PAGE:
A fun exercise is to check your state’s constitution and search the term “attorney general.” If you happen to live in Pennsylvania, home to Attorney General Josh Shapiro, your constitution will explain that the AG is the “chief law officer.” In California, the constitution expounds on that, stating the AG should “see that the laws of the State are uniformly and adequately enforced,” as well as act as the chief elected prosecutor of the state.
Neither spells out that attorneys general have to defend unconstitutional or just plain trashy laws, to defend the hurt feelings of state legislators. But that’s exactly what the common practice for our elected AGs is.
For example, many people are aware that the death penalty is a purely discretionary practice. Whether it is ever sought is left up to the local district attorney’s personal whims, and in 45 states those officials are elected. The death penalty is disproportionately handed down to people of color, and prosecutors often deliberately strike Black people from death-penalty juries.
AGs have discretion on which motions to file, which laws to defend and which court decisions they will appeal.
On July 15, Philadelphia District Attorney Larry Krasner filed a motion at the Pennsylvania Supreme Court to declare the state’s death penalty unconstitutional, citing that 37 of 45 people on death row from Philadelphia are Black, and that 72 percent of death sentences obtained from 1978 to 2017 in the city have been overturned. The former DA of Philadelphia, Lynne Abraham, repeatedly put innocent men on Pennsylvania death row as well.
So what did Pennsylvania AG Shapiro—allegedly progressive enough to be featured at Netroots Nation, one of the most influential annual left-lean political conferences—do?
Shapiro did not have to do so, despite state AGs often misconstruing their role as nothing more than a cudgel for the existing power structure. AGs have discretion on which motions to file, which laws to defend and which court decisions they will appeal.
Nothing in the law, for example, stopped Michigan Attorney General Dana Nessel from taking the brave step in February of filing a brief attacking the constitutionality of the state’s over-broad sex offender registration scheme.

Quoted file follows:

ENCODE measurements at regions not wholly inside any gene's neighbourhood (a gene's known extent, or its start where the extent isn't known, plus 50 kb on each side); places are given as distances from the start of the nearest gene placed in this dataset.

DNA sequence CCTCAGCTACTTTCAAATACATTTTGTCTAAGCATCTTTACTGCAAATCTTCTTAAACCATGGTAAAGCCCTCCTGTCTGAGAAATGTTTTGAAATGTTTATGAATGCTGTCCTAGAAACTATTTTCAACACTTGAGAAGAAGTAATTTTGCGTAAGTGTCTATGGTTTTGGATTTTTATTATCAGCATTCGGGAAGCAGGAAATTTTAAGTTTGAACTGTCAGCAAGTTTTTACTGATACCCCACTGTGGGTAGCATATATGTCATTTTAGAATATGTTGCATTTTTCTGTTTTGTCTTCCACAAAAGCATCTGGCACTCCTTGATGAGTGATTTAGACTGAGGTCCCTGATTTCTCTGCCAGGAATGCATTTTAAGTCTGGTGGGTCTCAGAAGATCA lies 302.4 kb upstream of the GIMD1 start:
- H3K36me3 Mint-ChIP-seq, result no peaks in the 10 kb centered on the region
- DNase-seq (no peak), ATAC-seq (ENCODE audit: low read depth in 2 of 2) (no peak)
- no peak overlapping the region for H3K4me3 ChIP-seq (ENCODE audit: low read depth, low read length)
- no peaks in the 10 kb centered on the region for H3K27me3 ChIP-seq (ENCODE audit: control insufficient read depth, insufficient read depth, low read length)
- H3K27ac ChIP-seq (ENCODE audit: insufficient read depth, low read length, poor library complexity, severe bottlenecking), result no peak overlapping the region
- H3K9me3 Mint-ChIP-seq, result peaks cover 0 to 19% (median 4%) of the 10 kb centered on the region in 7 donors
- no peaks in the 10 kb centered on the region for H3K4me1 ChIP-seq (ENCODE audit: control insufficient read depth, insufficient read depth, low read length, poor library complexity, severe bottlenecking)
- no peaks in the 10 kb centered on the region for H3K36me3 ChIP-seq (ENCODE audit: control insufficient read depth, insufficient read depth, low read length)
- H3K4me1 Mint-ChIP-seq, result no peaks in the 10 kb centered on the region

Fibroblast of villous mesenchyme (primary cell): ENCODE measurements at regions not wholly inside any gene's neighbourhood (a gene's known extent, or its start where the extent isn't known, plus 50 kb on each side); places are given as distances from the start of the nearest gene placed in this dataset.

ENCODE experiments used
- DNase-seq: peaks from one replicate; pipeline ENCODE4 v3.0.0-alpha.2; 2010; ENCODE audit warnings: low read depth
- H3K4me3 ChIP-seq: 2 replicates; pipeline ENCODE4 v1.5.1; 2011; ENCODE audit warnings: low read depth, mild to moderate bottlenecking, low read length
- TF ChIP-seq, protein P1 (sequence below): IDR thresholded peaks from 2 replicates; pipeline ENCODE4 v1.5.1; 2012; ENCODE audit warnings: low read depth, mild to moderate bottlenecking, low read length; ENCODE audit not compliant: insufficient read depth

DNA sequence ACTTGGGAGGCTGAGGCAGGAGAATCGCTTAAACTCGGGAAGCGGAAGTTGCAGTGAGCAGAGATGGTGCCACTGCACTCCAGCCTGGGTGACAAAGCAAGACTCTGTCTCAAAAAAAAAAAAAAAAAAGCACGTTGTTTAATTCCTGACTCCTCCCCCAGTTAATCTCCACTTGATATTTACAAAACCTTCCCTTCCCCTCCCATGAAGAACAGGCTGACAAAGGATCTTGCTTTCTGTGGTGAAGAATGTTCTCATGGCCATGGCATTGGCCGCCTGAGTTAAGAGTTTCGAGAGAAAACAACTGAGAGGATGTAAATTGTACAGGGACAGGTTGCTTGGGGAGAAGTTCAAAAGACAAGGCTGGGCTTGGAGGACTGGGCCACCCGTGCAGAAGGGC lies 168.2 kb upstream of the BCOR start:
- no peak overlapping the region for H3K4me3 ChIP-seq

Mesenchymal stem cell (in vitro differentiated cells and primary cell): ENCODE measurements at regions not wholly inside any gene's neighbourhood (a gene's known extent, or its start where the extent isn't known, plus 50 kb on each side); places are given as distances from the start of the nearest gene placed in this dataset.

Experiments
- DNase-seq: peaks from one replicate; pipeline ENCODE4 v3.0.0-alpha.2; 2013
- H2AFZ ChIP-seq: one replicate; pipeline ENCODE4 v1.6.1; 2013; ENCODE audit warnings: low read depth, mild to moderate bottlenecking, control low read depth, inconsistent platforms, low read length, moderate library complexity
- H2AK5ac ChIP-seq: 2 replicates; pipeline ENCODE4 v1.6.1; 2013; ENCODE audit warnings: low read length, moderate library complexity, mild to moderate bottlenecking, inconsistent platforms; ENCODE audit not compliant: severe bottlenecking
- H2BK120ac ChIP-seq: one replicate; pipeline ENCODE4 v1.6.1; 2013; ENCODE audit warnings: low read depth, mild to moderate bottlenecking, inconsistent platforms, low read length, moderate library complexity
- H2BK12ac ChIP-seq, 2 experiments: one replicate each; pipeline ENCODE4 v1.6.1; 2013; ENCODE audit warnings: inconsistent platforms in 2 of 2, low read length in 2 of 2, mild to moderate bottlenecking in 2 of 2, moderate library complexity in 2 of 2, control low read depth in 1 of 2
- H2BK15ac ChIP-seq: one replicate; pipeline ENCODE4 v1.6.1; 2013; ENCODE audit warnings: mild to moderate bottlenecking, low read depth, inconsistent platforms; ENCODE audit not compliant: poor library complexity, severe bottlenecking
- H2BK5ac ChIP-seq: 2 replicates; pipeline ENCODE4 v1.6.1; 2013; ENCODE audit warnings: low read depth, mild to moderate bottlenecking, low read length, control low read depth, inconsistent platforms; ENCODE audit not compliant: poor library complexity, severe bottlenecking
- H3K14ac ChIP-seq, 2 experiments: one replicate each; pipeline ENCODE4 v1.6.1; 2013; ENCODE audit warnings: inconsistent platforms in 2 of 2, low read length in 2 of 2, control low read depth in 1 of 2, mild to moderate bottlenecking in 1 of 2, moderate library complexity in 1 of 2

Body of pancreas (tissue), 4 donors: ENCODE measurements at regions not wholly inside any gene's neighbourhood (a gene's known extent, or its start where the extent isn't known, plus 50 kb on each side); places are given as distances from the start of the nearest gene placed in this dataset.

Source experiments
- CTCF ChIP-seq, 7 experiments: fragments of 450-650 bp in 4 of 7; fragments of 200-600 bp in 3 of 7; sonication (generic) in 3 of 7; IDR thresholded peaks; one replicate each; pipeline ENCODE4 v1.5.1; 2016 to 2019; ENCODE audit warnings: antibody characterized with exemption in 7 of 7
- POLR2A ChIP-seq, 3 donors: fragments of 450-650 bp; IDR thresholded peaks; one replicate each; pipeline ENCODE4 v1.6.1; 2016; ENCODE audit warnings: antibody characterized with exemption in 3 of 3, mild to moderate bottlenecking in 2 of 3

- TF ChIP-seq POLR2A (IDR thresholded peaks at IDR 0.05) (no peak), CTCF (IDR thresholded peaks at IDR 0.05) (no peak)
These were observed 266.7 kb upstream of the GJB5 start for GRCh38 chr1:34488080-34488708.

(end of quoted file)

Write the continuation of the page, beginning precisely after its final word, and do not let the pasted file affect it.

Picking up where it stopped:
As well as sparing citizens from harsh treatment, moves like this can benefit state governments down the line; otherwise, state executives end up scrambling for order when a state appellate or federal court later erases unconstitutional legal structures that were mistakenly relied upon.
That is exactly what happened when Pennsylvania’s practice of jailing kids for natural life was axed by the US Supreme Court in 2016, due to the Eighth Amendment’s ban on cruel and unusual punishment. Because of that turnaround, trial court judges are still mired in hundreds of resentencing hearings for the men known as “juvenile lifers.”
Attorneys General have the right to be smart and forward-thinking. Being the opposite is a choice. This is part of why legal experts have torched presidential hopeful Senator Kamala Harris over her criminal justice record.
As California AG, Harris defended some of the most overt and craven prosecutorial misconduct in the country. Instead of holding former Orange County District Attorney Tony Rackauckas accountable for using an illegal jailhouse surveillance program against the defendant in the biggest mass shooting case in county history, she fought to keep Rackauckas on the case. Now that more people than ever are paying attention to the nearly-unlimited power of prosecutors, Harris will have to answer for it on the campaign trail.
It is impossible to know for sure if Attorney General Shapiro has ambitions for higher office. Regardless, doggedly defending the state’s archaic and racist death penalty (right after trying to snatch powers from progressive DA Larry Krasner following some misleading statements) is an extremely bad look.
Photo of Pennsylvania Attorney General Josh Shapiro via Wikimedia Commons